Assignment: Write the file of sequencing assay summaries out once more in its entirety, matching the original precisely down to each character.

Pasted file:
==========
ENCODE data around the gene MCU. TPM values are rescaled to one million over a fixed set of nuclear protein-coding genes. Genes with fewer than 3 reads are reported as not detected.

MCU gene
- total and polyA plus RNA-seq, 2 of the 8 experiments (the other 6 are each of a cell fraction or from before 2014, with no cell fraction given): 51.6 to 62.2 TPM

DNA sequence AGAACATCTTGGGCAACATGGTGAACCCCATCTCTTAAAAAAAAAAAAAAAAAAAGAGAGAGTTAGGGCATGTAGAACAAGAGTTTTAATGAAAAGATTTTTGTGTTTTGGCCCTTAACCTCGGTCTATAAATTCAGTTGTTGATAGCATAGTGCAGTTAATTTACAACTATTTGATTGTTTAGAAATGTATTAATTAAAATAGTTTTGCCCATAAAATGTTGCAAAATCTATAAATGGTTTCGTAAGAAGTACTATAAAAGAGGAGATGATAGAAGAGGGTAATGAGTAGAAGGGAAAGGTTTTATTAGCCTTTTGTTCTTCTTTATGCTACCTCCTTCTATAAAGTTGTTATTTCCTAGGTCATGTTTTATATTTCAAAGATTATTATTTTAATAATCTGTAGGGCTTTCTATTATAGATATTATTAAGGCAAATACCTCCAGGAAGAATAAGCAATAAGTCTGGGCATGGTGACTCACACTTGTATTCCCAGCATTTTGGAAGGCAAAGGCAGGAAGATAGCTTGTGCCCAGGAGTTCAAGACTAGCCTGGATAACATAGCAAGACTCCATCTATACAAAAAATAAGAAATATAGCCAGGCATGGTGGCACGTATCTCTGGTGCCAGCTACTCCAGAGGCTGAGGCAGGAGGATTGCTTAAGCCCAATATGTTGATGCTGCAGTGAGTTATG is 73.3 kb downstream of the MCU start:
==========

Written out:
ENCODE data around the gene MCU. TPM values are rescaled to one million over a fixed set of nuclear protein-coding genes. Genes with fewer than 3 reads are reported as not detected.

MCU gene
- total and polyA plus RNA-seq, 2 of the 8 experiments (the other 6 are each of a cell fraction or from before 2014, with no cell fraction given): 51.6 to 62.2 TPM

DNA sequence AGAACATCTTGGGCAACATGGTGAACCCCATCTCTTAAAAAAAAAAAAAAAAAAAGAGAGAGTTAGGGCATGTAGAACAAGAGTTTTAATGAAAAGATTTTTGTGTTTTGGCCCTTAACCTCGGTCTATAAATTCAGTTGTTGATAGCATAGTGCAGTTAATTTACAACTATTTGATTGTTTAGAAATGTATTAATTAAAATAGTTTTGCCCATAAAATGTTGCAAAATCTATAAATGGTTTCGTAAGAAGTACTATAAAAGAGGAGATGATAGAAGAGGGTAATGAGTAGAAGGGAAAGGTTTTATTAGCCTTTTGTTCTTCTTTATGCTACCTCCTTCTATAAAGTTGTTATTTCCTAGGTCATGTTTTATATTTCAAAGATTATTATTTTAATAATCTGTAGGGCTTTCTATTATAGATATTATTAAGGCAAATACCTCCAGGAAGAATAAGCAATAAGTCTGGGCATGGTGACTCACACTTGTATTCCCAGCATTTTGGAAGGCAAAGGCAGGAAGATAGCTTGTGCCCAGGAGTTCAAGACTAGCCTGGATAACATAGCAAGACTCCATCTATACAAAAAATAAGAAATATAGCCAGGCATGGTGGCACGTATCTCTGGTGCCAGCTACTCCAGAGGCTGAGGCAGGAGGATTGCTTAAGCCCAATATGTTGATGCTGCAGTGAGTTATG is 73.3 kb downstream of the MCU start: